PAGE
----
The Finch Formerly Known As Gold

7 May 2007

The mark of excrement

I've spent rather a lot of time over the years prescribing remedies for the ever-ailing General Motors, and most of them boil down to the same thing: develop some cars that are good enough to sell without two grand of incentives sitting on the hood. One thing that's standing in the way of this goal is the fact that the General is vending vehicles under eight different brands, which can't possibly be efficient. (Toyota, on its way to ruling the world, has three.) The Timekeeper calls for euthanasia for four GM marques:

Merge Pontiac into Chevrolet. Eliminate the overlapping models and rename the remaining models with Chevrolet-appropriate names if necessary.

Merge GMC into Buick. The two divisions complement each other nicely, with very little overlap in model range or demographics, although both marques appeal to the same income brackets. Getting GMC customers into a dealership that sells Buicks may get them to take a look at what is available and provide a bump to Buick sales.

Merge Hummer into Cadillac. Again, both brands appeal to similar demographics with no overlap in vehicle range at all. Hummer is another niche vehicle that does not need its own division within GM.

Merge Saab into Opel and continue the Opel/Saturn partnership. Since Saab is already selling vehicles based on Opel models (and built in Opel plants in Germany) this won't have much effect on the company, except for the savings in marketing and management. GM's Vauxhall division (its UK Marque), which sells rebadged Opels and Holdens, should also be closed down at the same time, resulting in even more savings.

To some extent, GM is already thinking this way: the Pontiac-Buick-GMC dealership is becoming increasingly popular. And if Americans won't embrace Buick, the Chinese have, which suggests that Pontiac is ultimately more expendable: if we're going to have low-end hot rods, they should be Chevrolets.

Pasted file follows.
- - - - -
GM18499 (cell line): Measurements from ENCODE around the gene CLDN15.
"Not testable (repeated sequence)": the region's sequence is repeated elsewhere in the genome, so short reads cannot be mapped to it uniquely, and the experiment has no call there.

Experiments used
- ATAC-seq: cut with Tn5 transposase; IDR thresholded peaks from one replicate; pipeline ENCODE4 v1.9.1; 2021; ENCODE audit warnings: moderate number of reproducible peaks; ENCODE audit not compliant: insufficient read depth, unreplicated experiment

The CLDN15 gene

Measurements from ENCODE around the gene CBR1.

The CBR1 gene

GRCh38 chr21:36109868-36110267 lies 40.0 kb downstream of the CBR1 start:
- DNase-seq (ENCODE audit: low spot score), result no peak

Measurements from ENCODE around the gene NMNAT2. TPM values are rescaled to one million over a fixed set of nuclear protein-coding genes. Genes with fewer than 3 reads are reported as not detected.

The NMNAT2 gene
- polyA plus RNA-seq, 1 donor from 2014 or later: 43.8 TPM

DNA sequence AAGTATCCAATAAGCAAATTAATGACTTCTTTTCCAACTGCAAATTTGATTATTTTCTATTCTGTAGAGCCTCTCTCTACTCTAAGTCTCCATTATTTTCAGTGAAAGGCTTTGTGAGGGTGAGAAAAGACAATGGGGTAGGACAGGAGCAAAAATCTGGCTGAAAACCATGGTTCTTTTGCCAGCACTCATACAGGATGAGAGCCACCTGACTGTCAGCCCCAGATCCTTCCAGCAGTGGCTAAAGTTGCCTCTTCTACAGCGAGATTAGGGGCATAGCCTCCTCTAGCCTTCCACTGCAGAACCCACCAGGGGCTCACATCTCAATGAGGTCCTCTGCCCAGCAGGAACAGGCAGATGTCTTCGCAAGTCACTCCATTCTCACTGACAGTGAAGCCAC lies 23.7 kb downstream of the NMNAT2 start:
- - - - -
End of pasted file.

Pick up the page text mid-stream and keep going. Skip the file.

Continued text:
Losing Hummer would be a bit more problematic. The brand has two major constituencies — people who drive over rocks for the fun of it, and people who want to tell Al Gore to go pound sand — and while their overall numbers are small, their loyalty is unquestioned. Best of all, they have no unique vehicles (the short-of-milspec H1 has been put out to pasture), yet a crummy H3 commands more cash than its Chevy cousin. This could be GM's Jeep if they played their cards right. (Yeah, I know: big "if".)

A Saab/Opel merger, though, makes sense, since they're basically working the same turf. Frankly, I'd rather see someone buy Saab outright and bring it back to life, but I have no reason to think the General would consider selling it, especially since Volvo is actually making a few bucks for Ford. And the Opel connection is clearly helping Saturn, which now has a nice lineup that (mostly) doesn't cannibalize Chevy sales.

I still don't see why they need both Chevrolet and GMC trucks, though: are we supposed to believe that the bowtie boys are, um, amateur grade?

Posted at 6:51 PM to Driver's Seat

I'm still sad that Saab isn't a standalone company. I always wanted the Saab to be my grown-up car.

Posted by: Scott at 9:16 PM on 7 May 2007